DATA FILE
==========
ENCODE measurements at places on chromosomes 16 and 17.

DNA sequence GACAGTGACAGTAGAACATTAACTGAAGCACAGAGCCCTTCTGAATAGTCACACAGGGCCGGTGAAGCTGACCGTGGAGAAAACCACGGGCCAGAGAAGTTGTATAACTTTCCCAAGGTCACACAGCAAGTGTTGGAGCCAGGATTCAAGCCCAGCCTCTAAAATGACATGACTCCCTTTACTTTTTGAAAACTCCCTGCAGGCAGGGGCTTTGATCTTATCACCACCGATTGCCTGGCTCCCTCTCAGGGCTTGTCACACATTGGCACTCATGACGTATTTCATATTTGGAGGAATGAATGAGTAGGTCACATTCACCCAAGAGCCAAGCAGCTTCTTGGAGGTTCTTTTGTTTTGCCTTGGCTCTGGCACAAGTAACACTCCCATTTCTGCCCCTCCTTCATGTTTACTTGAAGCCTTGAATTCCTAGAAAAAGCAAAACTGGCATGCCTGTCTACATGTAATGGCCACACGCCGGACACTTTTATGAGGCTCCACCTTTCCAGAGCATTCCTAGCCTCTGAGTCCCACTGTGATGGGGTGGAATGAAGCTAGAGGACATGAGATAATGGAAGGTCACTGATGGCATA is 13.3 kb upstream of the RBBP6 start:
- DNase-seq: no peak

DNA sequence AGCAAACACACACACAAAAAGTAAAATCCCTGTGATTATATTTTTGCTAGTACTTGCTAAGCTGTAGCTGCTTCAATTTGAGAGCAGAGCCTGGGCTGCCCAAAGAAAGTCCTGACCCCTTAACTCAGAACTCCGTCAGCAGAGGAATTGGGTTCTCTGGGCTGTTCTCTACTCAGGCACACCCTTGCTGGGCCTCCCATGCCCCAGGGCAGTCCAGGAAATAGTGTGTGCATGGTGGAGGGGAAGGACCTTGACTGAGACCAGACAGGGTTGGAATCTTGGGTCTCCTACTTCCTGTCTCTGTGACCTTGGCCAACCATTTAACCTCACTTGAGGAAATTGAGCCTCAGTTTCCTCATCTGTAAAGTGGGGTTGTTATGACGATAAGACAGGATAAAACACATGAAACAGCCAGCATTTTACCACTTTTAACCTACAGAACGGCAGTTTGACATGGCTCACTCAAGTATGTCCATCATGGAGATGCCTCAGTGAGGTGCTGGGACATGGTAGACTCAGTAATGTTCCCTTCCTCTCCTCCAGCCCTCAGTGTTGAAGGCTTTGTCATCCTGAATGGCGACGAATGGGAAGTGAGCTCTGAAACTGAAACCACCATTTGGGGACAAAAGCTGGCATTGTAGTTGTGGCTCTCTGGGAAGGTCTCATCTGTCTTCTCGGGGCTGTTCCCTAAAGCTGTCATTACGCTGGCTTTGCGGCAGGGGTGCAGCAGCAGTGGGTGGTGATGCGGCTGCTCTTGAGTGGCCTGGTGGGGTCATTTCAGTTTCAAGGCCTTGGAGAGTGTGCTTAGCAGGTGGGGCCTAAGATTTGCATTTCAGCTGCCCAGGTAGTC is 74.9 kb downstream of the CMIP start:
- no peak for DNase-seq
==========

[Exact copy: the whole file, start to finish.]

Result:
ENCODE measurements at places on chromosomes 16 and 17.

DNA sequence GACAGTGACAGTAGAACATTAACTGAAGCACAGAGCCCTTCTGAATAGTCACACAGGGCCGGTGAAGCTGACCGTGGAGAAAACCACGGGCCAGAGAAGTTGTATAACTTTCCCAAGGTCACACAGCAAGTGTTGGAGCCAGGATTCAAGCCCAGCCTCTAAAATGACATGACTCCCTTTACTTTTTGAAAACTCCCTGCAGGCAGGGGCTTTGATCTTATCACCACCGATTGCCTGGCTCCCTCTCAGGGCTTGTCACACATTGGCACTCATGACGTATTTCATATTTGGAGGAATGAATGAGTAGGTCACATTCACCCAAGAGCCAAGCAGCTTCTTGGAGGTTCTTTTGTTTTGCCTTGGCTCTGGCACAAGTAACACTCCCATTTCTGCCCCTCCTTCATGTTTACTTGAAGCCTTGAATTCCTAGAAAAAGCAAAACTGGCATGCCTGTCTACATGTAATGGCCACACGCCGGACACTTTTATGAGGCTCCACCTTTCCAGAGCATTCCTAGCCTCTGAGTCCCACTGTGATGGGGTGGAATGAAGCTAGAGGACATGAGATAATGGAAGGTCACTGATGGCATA is 13.3 kb upstream of the RBBP6 start:
- DNase-seq: no peak

DNA sequence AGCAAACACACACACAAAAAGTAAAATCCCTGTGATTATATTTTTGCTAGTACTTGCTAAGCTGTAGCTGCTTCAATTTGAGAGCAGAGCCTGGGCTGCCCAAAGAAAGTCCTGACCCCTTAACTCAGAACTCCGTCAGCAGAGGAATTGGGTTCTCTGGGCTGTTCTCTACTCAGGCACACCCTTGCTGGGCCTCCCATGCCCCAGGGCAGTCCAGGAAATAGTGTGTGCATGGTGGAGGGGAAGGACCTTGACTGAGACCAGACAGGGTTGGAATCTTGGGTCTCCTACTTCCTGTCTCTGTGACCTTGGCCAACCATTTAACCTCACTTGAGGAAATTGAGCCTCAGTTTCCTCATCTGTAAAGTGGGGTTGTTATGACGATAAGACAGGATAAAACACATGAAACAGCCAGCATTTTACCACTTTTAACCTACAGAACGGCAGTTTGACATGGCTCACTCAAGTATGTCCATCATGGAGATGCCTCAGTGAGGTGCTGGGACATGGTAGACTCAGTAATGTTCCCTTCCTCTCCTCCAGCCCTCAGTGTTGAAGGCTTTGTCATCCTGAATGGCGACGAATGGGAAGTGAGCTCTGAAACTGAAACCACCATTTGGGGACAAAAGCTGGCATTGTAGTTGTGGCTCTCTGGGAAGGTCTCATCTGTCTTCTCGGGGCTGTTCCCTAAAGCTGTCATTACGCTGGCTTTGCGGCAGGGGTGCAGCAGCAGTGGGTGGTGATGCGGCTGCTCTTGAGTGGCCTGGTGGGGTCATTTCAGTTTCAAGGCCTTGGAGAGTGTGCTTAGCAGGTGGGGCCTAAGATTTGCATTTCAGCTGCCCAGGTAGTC is 74.9 kb downstream of the CMIP start:
- no peak for DNase-seq